On Iwo, Johnson’s battalion came ashore late in the afternoon of the first day. He oversaw his platoon dig in on the edge of an airfield. As he was returning to his command post, a shell exploded nearby. Shrapnel ripped through him and several enlisted men. Although badly wounded, Johnson selflessly refused treatment. While a Navy corpsman tended to the others, Johnson succumbed to his wounds. The 28-year-old lieutenant left behind a young wife—his former college sweetheart—and an infant daughter. He was posthumously awarded his second Silver Star.

The battle of Iwo Jima would last 36 days until the island was declared secured. It was on the fourth day of fighting, February 23, that the most famous and reproduced image of the war was captured by photographer Joe Rosenthal: the flag-raising on Mount Suribachi. Three of the six men who raised the flag would not survive the battle.

Neither would Lieutenant Jack Lummus, a liaison officer in the 5th Marines who, two weeks into the fighting on Iwo, was given command of a rifle platoon and immediately proved he was more than up to the task.

The 27-year-old officer had grown up on a Texas cotton farm during the Depression, then starred in football and baseball at Baylor. He was a rookie end on the 1941 New York Giants, who lost to the Bears in the championship game two weeks after Pearl Harbor. Eager to serve, Lummus enlisted in the Army Air Corps. After washing out of flight training, he joined the Marines.

On March 8, 1945, Lummus was the kind real-life action hero that Hollywood stars can only dream of becoming, urging on his men during an attack on a dug-in network of enemy pillboxes and spider holes. Lummus, after being bowled over by a grenade blast, singlehandedly wiped out one entrenched position. He was then blown off his feet by another grenade blast that shredded his shoulder. Terribly wounded, he nonetheless continued his one-man assault, taking out two more Japanese emplacements with his carbine. He continued to rally and direct his men until he suddenly disappeared in a huge explosion.

Years later, author Richard F. Newcomb graphically described what happened next. As the cloud of rock, dirt, and debris slowly cleared, “his men saw him rising as if in a hole. A land mine had blown off both his legs that had carried him to football honors….They watched in horror as he stood on the bloody stumps, calling them on. Several men, crying now, ran to him and, for a moment, talked of shooting him to stop the agony. But he was still shouting for them to move out, move out, and the platoon scrambled forward. Their tears turned to rage, they swept an incredible 300 yards over the impossible ground and at nightfall were on the ridge, overlooking the sea. There was no question that the dirty, tired men, cursing and crying and fighting, had done it for Jack Lummus.”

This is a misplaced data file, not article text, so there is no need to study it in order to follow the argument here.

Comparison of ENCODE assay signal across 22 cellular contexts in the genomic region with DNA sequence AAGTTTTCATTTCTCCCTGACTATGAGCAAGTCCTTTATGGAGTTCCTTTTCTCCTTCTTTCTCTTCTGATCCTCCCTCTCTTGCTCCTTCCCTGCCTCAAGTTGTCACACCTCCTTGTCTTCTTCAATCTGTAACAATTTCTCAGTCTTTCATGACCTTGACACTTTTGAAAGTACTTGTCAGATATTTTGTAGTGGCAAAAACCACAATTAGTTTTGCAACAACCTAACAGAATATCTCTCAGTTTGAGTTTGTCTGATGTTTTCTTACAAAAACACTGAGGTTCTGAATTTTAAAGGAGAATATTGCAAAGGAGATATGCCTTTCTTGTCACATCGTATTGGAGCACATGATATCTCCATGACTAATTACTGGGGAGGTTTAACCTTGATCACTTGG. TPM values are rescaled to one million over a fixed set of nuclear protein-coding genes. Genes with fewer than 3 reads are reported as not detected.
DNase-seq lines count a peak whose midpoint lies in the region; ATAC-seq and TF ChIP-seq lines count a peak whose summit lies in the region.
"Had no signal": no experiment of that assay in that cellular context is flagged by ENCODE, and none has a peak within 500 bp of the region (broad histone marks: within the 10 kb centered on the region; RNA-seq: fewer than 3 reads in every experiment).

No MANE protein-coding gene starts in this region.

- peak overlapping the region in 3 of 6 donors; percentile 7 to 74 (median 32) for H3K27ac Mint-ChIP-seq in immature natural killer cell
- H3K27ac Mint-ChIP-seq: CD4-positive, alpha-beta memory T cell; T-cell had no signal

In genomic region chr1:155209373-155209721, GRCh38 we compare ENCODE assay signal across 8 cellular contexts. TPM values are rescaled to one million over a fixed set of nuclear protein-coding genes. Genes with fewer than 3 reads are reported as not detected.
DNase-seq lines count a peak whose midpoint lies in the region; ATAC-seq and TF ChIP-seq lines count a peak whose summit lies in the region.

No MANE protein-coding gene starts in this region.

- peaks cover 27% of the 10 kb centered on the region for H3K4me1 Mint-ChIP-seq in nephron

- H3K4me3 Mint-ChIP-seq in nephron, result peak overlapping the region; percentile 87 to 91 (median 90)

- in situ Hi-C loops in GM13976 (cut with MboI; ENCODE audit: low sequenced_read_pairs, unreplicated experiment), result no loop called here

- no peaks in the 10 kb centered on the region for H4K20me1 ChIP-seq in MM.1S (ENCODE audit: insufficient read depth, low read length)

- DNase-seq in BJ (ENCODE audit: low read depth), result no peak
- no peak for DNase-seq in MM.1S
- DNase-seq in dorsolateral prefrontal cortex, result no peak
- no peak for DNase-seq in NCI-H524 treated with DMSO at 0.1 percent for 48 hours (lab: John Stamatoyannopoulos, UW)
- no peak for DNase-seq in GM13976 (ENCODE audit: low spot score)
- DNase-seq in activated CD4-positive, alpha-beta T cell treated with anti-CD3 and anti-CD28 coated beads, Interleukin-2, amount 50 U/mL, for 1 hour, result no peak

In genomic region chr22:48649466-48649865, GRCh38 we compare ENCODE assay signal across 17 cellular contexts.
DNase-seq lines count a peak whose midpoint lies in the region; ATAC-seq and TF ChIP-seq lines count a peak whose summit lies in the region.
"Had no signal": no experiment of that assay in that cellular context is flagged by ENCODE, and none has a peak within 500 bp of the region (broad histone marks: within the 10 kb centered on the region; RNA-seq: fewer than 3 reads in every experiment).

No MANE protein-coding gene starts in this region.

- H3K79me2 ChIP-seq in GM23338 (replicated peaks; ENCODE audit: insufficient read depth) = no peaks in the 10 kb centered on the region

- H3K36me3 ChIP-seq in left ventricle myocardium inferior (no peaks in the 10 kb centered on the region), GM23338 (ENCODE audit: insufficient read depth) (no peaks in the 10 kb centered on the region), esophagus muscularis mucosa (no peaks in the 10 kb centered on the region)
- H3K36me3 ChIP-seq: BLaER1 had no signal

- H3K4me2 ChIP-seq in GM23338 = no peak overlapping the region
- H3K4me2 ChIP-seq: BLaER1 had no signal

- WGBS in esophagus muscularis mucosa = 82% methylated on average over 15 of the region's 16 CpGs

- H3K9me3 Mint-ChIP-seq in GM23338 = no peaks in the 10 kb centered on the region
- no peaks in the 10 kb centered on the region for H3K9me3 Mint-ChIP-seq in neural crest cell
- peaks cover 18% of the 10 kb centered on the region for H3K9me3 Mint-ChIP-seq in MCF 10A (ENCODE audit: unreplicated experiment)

His legs gone, his shoulder in tatters, and his body filled with shrapnel, Lummas was evacuated to a field hospital. “I guess the New York Giants have lost the services of a damn good end,” he managed to wisecrack as surgeons desperately worked to stem the bleeding. They went through 18 pints of blood before he died.

On Iwo Jima, Admiral Chester Nimitz famously said, “Uncommon valor was a common virtue.” During the five-week battle, there were more than 26,000 American casualties, including 6,821 killed. A total of 27 Medals of Honor were awarded, 14 of them posthumously. Among the recipients of the country’s highest award for valor was Lieutenant Jack Lummus.

Several months later, on September 2, 1945, Nimitz formally accepted Japan’s surrender on the deck of the USS Missouri in Tokyo Bay. There occurred the most amazing thing.

According to legend, one of the Japanese envoys set to sign the surrender documents was found in possession of a remarkable war souvenir: the pen that Jack Chevigny had been presented with after his Texas squad had upset Notre Dame a decade earlier. Somehow the dead Marine’s keepsake had found its way off bloody Iwo and into the hands of the enemy. The pen was repossessed and its original inscription later changed to the following: “To Jack Chevigny, a Notre Dame boy who gave his life for his country in the spirit of old Notre Dame.”

3 replies on “Three pro football players gave their all on Iwo Jima

  • Mike Jackson

    This story is one I wish I could frame and post on a wall! It’s one that truly describes what lengths people will go through to protect our country, our culture, our way of life. The three former football players are legends not because of their football accomplishments, but because of the men they were in upholding our country resolve for freedom.

  • Jeff Walker

    Sonny Franck was quite a character and I was graced to know him for the last 7 or so years of his life. At 80, he could bowl around a 180 avg – after taking up bowling in his 70’s! An incredible athlete – once the fastest man in the NFL – and a heck of a fun person and mentor. He loved his days as a high school football coach. I miss him greatly.